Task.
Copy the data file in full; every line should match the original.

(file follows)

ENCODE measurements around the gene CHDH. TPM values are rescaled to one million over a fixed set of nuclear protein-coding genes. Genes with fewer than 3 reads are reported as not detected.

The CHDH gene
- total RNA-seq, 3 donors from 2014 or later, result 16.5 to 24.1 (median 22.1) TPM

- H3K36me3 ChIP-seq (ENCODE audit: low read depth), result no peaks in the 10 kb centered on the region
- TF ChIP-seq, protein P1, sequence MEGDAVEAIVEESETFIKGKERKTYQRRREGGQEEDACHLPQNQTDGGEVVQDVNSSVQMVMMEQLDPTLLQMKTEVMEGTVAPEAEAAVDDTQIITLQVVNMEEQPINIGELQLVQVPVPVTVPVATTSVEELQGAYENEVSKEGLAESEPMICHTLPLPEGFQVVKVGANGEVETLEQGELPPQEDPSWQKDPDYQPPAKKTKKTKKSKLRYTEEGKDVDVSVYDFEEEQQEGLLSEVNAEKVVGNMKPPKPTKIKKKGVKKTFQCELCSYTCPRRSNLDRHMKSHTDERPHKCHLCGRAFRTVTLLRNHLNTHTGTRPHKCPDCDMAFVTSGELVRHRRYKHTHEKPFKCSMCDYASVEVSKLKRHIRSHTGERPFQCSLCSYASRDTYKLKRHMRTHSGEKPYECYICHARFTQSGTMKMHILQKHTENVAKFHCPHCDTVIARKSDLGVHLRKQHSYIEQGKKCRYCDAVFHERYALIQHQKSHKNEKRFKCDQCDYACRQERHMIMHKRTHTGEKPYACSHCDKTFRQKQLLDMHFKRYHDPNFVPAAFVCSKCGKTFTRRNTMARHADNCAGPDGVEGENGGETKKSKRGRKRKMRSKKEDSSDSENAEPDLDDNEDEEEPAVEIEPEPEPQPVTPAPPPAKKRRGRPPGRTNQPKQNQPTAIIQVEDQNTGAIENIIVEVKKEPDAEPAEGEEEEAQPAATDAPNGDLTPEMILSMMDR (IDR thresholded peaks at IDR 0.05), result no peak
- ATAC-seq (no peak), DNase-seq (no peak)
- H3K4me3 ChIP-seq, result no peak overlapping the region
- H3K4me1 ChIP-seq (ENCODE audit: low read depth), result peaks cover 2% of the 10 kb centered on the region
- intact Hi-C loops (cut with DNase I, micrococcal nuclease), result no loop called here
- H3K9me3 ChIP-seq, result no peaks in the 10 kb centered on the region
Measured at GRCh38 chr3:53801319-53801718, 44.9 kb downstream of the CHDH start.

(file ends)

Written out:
ENCODE measurements around the gene CHDH. TPM values are rescaled to one million over a fixed set of nuclear protein-coding genes. Genes with fewer than 3 reads are reported as not detected.

The CHDH gene
- total RNA-seq, 3 donors from 2014 or later, result 16.5 to 24.1 (median 22.1) TPM

- H3K36me3 ChIP-seq (ENCODE audit: low read depth), result no peaks in the 10 kb centered on the region
- TF ChIP-seq, protein P1, sequence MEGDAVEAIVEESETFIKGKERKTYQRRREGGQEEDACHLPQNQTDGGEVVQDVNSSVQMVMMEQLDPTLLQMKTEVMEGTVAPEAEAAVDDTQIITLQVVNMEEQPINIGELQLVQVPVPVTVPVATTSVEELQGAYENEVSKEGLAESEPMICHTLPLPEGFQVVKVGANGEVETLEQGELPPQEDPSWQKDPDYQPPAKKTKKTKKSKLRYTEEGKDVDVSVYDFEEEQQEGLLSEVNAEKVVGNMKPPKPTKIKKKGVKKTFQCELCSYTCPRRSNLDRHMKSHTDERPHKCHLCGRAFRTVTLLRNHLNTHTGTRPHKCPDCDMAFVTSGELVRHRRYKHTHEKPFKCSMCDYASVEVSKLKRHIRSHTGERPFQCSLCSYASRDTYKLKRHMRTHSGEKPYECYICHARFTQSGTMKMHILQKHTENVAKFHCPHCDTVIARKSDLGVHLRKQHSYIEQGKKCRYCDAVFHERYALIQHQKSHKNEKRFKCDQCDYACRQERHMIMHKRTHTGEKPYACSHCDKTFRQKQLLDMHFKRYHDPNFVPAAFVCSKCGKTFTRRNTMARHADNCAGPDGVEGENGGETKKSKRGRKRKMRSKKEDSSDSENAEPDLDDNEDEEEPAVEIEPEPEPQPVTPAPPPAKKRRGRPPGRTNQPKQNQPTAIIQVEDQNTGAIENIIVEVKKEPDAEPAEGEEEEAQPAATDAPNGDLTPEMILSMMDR (IDR thresholded peaks at IDR 0.05), result no peak
- ATAC-seq (no peak), DNase-seq (no peak)
- H3K4me3 ChIP-seq, result no peak overlapping the region
- H3K4me1 ChIP-seq (ENCODE audit: low read depth), result peaks cover 2% of the 10 kb centered on the region
- intact Hi-C loops (cut with DNase I, micrococcal nuclease), result no loop called here
- H3K9me3 ChIP-seq, result no peaks in the 10 kb centered on the region
Measured at GRCh38 chr3:53801319-53801718, 44.9 kb downstream of the CHDH start.